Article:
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The case for

Witches

Melissa Joan Hart in the 1990s TV show Sabrina the Teenage Witch. Randy Holmes/Disney General Entertainment Content/Getty Images

Witchcraft is more popular than ever. What’s going on?

What is a witch?
Forget the warty-nosed, pointy-hatted “hags of yore”, says Kate Wills in the Evening Standard. Today’s witches are mostly millennial women with slick social media profiles and “soothing advice about manifesting your dreams”. You can spot them a mile off: the “witchcore” look is all black dresses, lacy tights and black boots. Many still meet in “covens” and draw Tarot cards (on Instagram Live), but “eye of newt” has mostly been replaced by essential oils and herby sprays.

Why are we suddenly so obsessed?
Social media has given the privately weird a way to meet like-minded folk – in this case, would-be witches. On TikTok, witchcraft is bigger than Joe Biden: videos tagged #WitchTok have been viewed more than 21 billion times, while #Biden is languishing on 14 billion views. There is a burgeoning genre of witchy books, many focused on how to hex your ex, including How to Turn Your Ex-Boyfriend into a Toad and Bitchcraft: Simple Spells for Everyday Annoyances and Sweet Revenge, available at all good bookshops. Pop stars are at it too: Lorde came out of the broom closet in 2017, telling fans she was “basically a witch”, and Lana Del Rey cast “online binding spells” to stop Donald Trump causing too much mayhem in the White House.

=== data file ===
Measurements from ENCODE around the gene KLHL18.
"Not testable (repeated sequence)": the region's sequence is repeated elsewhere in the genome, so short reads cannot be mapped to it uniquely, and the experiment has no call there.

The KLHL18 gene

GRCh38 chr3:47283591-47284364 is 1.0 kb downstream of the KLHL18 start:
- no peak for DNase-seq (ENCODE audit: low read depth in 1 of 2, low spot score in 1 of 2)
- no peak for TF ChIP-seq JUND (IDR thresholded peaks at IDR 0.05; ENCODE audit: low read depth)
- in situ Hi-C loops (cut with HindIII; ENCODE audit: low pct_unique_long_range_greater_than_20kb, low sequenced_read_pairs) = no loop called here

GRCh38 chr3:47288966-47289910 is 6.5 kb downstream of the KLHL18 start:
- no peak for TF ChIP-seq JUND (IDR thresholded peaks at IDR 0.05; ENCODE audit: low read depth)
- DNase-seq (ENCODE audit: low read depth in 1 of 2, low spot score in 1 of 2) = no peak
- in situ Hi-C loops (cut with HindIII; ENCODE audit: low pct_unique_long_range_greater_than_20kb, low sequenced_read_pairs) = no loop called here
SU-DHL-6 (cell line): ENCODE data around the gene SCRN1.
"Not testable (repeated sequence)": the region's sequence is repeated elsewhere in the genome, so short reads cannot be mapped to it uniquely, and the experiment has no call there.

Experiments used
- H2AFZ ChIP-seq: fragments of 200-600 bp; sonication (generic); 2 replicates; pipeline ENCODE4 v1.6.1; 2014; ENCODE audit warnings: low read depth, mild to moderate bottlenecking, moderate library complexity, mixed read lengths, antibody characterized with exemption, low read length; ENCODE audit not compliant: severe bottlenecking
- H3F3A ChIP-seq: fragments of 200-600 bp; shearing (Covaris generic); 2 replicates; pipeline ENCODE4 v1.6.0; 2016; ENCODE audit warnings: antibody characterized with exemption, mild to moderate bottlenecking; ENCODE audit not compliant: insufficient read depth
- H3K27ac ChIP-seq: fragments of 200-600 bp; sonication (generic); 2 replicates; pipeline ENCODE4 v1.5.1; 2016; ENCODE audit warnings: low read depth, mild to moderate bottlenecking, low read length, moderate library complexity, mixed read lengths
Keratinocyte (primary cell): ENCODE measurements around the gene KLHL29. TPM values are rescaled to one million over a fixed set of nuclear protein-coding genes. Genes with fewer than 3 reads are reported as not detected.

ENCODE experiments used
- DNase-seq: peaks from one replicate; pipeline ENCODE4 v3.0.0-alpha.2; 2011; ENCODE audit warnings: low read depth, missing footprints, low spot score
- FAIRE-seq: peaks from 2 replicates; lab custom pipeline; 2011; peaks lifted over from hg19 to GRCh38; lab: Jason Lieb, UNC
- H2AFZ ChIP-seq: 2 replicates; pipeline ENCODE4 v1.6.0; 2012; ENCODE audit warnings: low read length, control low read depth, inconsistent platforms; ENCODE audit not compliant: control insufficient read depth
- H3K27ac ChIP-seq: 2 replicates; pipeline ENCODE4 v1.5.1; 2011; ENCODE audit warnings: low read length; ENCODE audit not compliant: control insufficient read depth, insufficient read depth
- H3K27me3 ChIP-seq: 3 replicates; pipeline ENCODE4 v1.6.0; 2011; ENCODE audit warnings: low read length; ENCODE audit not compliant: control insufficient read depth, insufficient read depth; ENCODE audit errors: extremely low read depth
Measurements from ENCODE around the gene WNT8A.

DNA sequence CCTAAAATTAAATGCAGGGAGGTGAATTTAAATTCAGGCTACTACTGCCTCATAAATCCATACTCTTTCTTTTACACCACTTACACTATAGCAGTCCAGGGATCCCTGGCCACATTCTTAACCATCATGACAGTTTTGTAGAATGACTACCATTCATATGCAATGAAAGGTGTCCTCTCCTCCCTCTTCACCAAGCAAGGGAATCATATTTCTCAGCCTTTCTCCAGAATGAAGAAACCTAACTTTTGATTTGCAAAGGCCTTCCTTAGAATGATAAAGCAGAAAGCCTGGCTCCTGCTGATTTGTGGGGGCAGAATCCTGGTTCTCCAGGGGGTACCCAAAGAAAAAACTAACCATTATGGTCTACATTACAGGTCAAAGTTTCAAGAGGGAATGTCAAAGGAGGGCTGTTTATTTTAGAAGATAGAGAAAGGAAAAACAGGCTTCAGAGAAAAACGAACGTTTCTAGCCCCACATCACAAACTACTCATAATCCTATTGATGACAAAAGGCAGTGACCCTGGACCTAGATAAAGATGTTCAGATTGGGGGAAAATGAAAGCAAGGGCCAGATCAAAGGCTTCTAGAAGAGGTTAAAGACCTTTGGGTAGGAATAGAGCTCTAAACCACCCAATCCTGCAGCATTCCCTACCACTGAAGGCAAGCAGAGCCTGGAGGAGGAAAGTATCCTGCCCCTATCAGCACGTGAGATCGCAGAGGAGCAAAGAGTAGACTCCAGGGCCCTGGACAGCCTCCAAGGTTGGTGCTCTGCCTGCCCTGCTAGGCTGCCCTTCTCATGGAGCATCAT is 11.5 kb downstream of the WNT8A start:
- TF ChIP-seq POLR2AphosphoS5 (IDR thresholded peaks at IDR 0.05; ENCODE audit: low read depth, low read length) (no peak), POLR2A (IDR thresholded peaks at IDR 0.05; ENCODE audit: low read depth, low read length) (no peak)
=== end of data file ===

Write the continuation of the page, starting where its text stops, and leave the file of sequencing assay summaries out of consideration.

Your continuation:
What do modern witches get out of it?
Witchcraft promises you the “mystical power to change your life”, says Suzannah Lipscomb in UnHerd, and a claim to a fashionable “victim status”. (What group is more historically oppressed than witches?) It fills a substantial hole left by the decline of traditional religion, providing a set of mystical beliefs and a “fellowship of believers for the unbeliever”. Though it may be unfair to call them unbelievers – in the 2011 census, 12,000 people in the UK listed their religion as “Wicca” (pronounced “witcher”, a clue to the core doctrine).